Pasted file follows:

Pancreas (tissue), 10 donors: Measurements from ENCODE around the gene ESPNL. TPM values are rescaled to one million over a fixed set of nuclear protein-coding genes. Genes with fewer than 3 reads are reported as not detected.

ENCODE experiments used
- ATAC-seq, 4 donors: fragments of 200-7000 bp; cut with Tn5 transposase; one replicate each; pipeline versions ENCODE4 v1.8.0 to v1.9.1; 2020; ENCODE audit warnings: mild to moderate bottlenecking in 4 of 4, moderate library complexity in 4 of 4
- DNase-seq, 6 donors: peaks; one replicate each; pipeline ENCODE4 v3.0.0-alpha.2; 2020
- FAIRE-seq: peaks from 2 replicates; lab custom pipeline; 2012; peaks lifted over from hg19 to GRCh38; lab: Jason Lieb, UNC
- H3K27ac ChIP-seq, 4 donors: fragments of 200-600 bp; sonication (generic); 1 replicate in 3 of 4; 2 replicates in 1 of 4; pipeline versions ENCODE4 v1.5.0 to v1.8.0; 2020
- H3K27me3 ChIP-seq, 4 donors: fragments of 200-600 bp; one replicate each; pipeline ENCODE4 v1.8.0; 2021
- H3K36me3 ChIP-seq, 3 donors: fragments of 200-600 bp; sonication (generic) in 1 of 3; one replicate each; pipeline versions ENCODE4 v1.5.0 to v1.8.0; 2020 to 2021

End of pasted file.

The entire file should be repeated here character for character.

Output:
Pancreas (tissue), 10 donors: Measurements from ENCODE around the gene ESPNL. TPM values are rescaled to one million over a fixed set of nuclear protein-coding genes. Genes with fewer than 3 reads are reported as not detected.

ENCODE experiments used
- ATAC-seq, 4 donors: fragments of 200-7000 bp; cut with Tn5 transposase; one replicate each; pipeline versions ENCODE4 v1.8.0 to v1.9.1; 2020; ENCODE audit warnings: mild to moderate bottlenecking in 4 of 4, moderate library complexity in 4 of 4
- DNase-seq, 6 donors: peaks; one replicate each; pipeline ENCODE4 v3.0.0-alpha.2; 2020
- FAIRE-seq: peaks from 2 replicates; lab custom pipeline; 2012; peaks lifted over from hg19 to GRCh38; lab: Jason Lieb, UNC
- H3K27ac ChIP-seq, 4 donors: fragments of 200-600 bp; sonication (generic); 1 replicate in 3 of 4; 2 replicates in 1 of 4; pipeline versions ENCODE4 v1.5.0 to v1.8.0; 2020
- H3K27me3 ChIP-seq, 4 donors: fragments of 200-600 bp; one replicate each; pipeline ENCODE4 v1.8.0; 2021
- H3K36me3 ChIP-seq, 3 donors: fragments of 200-600 bp; sonication (generic) in 1 of 3; one replicate each; pipeline versions ENCODE4 v1.5.0 to v1.8.0; 2020 to 2021